12 Shoes For 12 Lovers is a project by sculptor Sebastian Errazuriz, where the artist has drawn inspiration from previous relationships and trysts, creating shoes in their honour. My favourite pairs from the set are the red “Heartbreaker” shoes and the black “Boss” shoes (pictured above). I’m not sure how practical either pair would be – that cupid’s arrow could get caught on things, and the “Boss” heels are far too pointy for a novice like me to walk in – but I really like both of these playful designs. I’m into accessories and shoes that have a bit of tough charm to them. I get a lot of compliments on a Mafia necklace I have, which has teeth on it, and I have coveted these Terry De Havilland boots from the moment I first saw them…Seriously, they are fucking magnificent.
Posted in Art, Design, Fashion, Writing
Tagged 12 Shoes For 12 Lovers, 2013, accessories, art, art shoes, blogging, cool, creative, creativity, dagger boots, design, dominatrix shoes, fashion, fetish, fun, heartbreaker shoes, ideas, knuckleduster shoes, Leonie Cumiskey, Mafia jewellery, power dressing, punk, relationships, romance, sculptor, Sebastian Errazuriz, sex, sexy, shoe designer, shoes, teeth necklace, Terry De Havilland, tooth necklace, tough accessories, weaponry, writer, writing
Posted in Art, Culture, Photography
Tagged 2013, Americana, art, Bastian K, beautiful, blogging, cool, creativity, film, film photography, Flickr, instant film, landscapes, Leonie Cumiskey, nostalgic, photographic art, photographs, photography, Polaroid, retro, road trip, romance, surreal, visual artist
HAERTS are female-fronted band of four guys and one girl, who hail from Brooklyn, New York. Their first single is a beautifully tender piece of lo-fi pop, set to a montage of home video-style clips. I’ve looked for other stuff by them, but this song is the only one I can find. I’m guessing that as it’s on Vevo, they are already on the brink of mainstream success. Judging by ‘Wings’, they sound pretty great and I hope the rest of their songs live up to expectations. Lead singer Nini Fabi’s vocals are sweet, but powerful – like a mixture of Gwen Stefani and Stevie Nicks.
This song is sort of what I was hoping for when I first listened to HAIM. Needless to say, I was pretty disappointed.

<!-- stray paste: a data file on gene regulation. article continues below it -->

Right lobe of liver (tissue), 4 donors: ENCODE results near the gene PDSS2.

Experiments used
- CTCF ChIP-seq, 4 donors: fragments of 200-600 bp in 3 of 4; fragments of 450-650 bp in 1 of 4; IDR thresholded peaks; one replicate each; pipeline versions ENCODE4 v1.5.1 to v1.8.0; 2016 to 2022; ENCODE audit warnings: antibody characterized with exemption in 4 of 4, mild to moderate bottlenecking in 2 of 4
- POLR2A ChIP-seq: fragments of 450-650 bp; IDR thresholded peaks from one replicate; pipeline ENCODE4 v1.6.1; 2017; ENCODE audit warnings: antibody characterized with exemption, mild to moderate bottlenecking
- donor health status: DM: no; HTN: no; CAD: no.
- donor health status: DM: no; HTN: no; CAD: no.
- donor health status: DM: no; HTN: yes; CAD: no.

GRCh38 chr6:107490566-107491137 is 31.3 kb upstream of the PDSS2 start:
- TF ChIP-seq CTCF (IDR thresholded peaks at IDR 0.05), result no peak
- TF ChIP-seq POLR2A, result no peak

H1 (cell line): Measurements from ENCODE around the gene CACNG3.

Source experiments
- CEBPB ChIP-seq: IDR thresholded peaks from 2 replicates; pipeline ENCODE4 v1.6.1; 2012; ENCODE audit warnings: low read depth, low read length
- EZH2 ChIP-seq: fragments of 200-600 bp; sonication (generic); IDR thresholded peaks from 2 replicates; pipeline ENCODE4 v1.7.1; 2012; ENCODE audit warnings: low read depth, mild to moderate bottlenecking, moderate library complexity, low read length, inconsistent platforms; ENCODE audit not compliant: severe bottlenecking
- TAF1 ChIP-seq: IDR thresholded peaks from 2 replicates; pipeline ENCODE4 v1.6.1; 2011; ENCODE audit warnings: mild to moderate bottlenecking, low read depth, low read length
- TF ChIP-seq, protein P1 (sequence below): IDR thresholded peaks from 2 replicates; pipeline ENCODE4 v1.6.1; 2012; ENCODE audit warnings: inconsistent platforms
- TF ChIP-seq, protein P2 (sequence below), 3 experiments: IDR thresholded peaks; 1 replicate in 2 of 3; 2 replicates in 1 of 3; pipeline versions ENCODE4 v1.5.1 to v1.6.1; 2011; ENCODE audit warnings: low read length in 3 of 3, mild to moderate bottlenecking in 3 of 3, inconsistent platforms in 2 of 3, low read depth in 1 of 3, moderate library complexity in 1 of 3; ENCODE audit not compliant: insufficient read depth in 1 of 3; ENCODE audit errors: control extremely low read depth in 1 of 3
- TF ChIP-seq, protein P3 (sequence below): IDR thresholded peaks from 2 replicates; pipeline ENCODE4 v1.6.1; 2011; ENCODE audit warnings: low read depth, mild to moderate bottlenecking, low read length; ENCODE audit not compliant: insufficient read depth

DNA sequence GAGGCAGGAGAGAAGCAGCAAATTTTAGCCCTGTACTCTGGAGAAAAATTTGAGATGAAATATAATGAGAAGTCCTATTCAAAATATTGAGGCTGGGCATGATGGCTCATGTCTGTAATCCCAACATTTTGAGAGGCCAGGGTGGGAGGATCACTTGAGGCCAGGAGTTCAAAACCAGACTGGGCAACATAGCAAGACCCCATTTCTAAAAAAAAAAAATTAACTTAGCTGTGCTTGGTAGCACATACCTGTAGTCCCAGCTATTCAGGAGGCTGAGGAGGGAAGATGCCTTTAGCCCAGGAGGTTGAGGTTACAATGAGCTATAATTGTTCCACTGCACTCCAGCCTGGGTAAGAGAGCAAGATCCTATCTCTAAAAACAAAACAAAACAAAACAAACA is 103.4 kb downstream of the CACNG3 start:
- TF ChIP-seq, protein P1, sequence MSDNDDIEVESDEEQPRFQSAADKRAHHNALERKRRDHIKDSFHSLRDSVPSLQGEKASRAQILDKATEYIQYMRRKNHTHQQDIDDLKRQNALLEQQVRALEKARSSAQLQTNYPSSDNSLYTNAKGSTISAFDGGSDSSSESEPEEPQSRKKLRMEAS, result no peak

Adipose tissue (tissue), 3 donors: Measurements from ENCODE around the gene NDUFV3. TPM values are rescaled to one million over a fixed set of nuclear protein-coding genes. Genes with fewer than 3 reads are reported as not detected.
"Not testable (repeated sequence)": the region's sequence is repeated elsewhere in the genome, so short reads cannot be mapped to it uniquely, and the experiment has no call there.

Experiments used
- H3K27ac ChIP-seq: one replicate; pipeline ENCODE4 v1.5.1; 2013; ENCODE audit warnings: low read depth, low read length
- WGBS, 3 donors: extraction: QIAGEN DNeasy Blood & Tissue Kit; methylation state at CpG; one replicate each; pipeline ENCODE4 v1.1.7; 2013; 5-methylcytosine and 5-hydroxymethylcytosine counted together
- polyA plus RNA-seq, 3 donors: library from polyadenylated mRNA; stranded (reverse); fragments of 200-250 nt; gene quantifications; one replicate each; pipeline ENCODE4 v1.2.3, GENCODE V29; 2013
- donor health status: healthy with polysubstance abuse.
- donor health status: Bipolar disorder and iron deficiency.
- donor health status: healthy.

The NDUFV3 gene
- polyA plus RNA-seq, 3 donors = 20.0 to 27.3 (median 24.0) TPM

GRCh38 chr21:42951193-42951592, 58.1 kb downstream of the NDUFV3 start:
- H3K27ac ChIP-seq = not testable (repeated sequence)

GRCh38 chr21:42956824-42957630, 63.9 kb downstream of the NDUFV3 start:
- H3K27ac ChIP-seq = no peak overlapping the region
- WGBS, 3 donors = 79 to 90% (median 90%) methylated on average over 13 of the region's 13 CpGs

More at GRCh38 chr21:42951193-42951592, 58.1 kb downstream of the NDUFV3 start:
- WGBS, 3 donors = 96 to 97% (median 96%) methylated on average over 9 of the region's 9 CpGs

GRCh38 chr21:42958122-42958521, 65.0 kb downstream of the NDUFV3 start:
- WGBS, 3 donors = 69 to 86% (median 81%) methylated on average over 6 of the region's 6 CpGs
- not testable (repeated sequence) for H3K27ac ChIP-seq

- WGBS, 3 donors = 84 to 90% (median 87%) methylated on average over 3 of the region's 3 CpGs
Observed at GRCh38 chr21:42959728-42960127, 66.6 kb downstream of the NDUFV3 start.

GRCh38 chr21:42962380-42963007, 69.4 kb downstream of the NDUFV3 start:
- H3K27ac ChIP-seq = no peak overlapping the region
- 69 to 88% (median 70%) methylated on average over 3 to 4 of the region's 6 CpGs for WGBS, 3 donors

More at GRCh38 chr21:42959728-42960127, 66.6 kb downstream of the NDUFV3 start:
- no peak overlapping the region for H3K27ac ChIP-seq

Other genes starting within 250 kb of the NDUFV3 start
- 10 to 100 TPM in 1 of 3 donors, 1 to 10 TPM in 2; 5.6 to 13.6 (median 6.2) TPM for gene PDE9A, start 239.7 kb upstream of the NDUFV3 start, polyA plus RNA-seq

Posted in Culture, Film, Music, Writing
Tagged Americana, Ben Gebert, Brooklyn band, childhood, cinematography, creativity, Derek McWilliams, entertainment, female vocalist, Garrett Ienner, gritty, Gwen Stefani, HAERTS, Haerts band, HAIM, harmonies, home movies, home video, indie, Jonathan Schmidt., Leonie Cumiskey, lo-fi, love song, memories, music, music video, New York, Nini Fabi, nostalgia, opinion, pop, romance, small town America, Stevie Nicks, summer sound, sunshine, sweet, tender, USA, video, video montage, yearning, Youtube
This video for Still Corners’ new single ‘Berlin Lovers’ is lovely. It was directed by Christian Sorensen Hansen and reminds me a bit of Christiane F, but without the heroin. Imagine that Christiane F. and Detlev are a lot more innocent – just two regular teens who don’t inject smack into their veins, or give strangers handjobs for drug money – and this is pretty much it. Considering the song is called ‘Berlin Lovers’, perhaps the similarities aren’t even a coincidence. Either way, I like it.
Posted in Film, Music, Photography, Writing
Tagged arcade, band, Berlin, Berlin Lovers, burgers, Christian Sorensen Hansen, Christiane F., cute, Detlev, director, disco ball, electronic, female singer, film, heroin, indie, Leonie Cumiskey, lights, love, music video, neon, nostalgia, pastel colours, rollerdisco, rollerskating, romance, single, Still Corners, Sub Pop Records, teenagers, twee, video, Vimeo, Youtube